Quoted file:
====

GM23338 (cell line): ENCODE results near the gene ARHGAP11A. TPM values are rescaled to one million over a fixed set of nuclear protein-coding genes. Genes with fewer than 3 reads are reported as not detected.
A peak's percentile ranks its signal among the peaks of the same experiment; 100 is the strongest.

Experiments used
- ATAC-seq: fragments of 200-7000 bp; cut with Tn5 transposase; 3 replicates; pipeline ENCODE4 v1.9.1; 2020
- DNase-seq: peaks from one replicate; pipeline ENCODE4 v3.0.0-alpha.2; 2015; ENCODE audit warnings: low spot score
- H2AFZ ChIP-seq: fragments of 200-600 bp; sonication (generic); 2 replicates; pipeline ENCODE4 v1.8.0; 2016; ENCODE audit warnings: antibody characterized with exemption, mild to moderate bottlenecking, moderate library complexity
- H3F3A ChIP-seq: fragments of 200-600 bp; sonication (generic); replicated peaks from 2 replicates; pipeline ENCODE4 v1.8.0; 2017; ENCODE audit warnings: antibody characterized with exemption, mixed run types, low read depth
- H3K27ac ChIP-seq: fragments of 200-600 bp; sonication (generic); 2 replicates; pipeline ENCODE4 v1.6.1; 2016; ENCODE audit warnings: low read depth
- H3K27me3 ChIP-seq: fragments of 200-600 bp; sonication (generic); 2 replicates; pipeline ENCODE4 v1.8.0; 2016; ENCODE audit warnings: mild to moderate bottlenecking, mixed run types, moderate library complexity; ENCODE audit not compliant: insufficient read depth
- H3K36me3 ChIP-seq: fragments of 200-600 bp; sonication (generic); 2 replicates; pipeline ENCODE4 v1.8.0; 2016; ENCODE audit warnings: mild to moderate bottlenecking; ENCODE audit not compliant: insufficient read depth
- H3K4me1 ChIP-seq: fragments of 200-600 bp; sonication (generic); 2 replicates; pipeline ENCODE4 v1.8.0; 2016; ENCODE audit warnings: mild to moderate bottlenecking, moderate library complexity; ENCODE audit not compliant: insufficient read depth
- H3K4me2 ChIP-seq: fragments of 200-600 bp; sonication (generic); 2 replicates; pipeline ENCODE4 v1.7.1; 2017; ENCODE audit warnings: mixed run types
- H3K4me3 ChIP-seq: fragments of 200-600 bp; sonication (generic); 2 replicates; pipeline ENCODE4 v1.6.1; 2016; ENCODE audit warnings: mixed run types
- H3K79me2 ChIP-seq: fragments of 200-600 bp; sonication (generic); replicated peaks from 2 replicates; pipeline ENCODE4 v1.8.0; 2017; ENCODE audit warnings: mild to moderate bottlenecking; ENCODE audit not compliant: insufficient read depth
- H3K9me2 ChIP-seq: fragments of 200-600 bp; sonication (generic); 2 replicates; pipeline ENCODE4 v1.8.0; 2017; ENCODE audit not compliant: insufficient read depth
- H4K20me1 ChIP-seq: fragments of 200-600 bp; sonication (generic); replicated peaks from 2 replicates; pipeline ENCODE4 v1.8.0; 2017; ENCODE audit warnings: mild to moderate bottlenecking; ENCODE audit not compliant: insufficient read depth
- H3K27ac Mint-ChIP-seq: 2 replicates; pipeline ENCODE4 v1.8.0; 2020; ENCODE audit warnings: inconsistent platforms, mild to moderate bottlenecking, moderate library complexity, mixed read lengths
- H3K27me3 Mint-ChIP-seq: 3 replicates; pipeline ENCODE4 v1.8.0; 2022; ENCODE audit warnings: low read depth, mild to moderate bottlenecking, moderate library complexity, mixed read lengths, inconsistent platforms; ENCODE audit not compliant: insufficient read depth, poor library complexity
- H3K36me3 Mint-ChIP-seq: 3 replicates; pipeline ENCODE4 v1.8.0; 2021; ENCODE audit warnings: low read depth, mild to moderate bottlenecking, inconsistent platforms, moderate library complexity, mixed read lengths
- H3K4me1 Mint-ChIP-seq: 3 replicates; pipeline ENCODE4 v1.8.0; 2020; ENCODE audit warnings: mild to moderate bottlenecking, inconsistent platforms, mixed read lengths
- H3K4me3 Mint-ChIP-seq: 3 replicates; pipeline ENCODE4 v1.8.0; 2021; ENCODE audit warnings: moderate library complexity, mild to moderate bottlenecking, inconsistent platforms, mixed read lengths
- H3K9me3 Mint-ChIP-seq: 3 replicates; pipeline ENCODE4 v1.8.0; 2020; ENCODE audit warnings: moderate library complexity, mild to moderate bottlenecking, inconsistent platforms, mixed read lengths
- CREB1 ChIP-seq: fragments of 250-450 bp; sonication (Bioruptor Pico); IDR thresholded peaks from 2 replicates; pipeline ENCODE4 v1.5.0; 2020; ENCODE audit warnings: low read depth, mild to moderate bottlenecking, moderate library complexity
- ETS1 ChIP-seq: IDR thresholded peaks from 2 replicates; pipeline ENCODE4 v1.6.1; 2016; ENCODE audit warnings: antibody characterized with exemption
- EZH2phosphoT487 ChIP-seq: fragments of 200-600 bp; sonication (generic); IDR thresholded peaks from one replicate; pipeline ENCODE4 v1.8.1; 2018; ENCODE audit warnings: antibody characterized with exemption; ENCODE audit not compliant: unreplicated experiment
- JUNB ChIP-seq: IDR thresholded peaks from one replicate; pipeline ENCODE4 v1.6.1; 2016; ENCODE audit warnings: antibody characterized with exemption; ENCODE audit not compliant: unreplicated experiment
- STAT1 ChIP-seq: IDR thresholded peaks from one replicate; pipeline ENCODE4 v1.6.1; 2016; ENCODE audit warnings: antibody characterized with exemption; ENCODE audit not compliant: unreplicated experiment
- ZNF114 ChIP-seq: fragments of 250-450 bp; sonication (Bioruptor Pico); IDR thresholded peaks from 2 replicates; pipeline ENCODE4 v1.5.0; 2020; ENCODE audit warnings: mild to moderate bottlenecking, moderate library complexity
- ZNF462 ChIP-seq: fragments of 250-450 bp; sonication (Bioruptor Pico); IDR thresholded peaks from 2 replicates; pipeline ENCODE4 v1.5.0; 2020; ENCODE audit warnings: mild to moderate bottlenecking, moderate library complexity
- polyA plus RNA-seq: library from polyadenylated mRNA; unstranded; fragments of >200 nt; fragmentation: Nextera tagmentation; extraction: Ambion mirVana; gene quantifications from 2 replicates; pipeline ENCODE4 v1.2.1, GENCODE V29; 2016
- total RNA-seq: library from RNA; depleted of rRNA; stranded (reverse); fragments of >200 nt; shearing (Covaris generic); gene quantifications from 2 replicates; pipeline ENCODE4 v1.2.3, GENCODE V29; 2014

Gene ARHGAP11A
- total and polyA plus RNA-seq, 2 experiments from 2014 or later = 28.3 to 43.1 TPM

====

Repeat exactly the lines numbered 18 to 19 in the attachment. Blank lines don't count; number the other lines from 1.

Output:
- H3K27me3 Mint-ChIP-seq: 3 replicates; pipeline ENCODE4 v1.8.0; 2022; ENCODE audit warnings: low read depth, mild to moderate bottlenecking, moderate library complexity, mixed read lengths, inconsistent platforms; ENCODE audit not compliant: insufficient read depth, poor library complexity
- H3K36me3 Mint-ChIP-seq: 3 replicates; pipeline ENCODE4 v1.8.0; 2021; ENCODE audit warnings: low read depth, mild to moderate bottlenecking, inconsistent platforms, moderate library complexity, mixed read lengths